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A lot of my back pain patients state that their pain started ‘out of the blue’ or that they were not doing anything unusual at the time. So why is that? For some it can be due to a repetitive lumbar injury.
So why do some suffer when others do not? There is no black and white answer to that
one. Factors may include history of previous injury or accident, lifestyle including
smoking and alcohol consumption, poor postural habits, overweight and so on. A recent
study suggests that being overweight in your mid teens is likely to cause wear and
changes in the spine by the time you are 21 -
Cyclical loads are the most damaging, especially when done fast and/or many times. Therefore having frequent rest periods when at work or when exercising is essential. Staying active but changing your activity every half an hour can also be helpful.
Examples of this can be:
One thing to make a note of is, that you do not always know when you have overdone
it until a few hours after stopping. This is because it takes 2-
If you are unfortunate enough to get injured this way then rest is appropriate. No, do not go and lie down and ask to get waited on hand and foot because your chiropractor said so! Rest means performing those common tasks of daily living that can be done without causing further pain. You should only rest from those activities that hurt. Use ice packs for 15 minutes every 3 hours and, if necessary, take some painkillers.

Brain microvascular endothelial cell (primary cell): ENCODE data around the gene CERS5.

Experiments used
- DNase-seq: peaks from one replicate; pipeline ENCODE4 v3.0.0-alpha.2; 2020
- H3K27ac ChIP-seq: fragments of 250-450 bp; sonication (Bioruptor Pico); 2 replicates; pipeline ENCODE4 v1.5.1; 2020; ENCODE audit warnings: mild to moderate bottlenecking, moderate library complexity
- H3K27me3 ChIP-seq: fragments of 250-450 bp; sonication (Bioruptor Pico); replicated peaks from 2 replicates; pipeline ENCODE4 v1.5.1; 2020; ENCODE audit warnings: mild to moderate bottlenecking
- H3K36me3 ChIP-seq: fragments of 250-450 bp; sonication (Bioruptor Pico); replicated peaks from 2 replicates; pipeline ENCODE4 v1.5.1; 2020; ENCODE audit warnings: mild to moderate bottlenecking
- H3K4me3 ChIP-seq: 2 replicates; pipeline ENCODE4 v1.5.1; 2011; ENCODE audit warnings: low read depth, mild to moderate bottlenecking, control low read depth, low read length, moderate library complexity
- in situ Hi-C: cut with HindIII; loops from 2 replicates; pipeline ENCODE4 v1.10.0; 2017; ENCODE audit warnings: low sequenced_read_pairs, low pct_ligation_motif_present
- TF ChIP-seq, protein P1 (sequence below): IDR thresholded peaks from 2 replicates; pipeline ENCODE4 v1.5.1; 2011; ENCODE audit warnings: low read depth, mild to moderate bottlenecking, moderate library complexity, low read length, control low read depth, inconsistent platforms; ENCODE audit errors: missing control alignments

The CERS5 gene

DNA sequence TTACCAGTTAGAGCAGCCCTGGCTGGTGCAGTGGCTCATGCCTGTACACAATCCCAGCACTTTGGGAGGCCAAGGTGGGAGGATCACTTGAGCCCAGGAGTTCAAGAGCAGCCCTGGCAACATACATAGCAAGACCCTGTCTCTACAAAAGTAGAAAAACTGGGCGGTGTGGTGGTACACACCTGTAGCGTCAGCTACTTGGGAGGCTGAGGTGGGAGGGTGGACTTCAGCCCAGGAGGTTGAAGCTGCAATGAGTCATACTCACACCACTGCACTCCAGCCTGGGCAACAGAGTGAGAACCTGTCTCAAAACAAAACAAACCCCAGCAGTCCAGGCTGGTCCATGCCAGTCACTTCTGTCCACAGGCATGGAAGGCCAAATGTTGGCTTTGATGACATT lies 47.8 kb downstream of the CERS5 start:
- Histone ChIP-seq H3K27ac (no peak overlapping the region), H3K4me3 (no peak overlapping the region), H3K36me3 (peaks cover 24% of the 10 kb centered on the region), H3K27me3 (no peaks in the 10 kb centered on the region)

I may be biased but it is also a very good idea to come and see me, so we can get those stiff joints moving again. Because if you allow them to remain stiff the risk of reinjury is that much greater.
Jan Olsen DC
Solomonow M, Zhou BH, Lu Y & King KB. Acute repetitive lumbar syndrome: A multi-
Takatalo et al, Body mass index is associated with lumbar disc degeneration in young
Finnish males: subsample of Northern Finland birth cohort study 1986; BMC Musculoskeletal
Disorders 2013, 14:87 doi:10.1186/1471-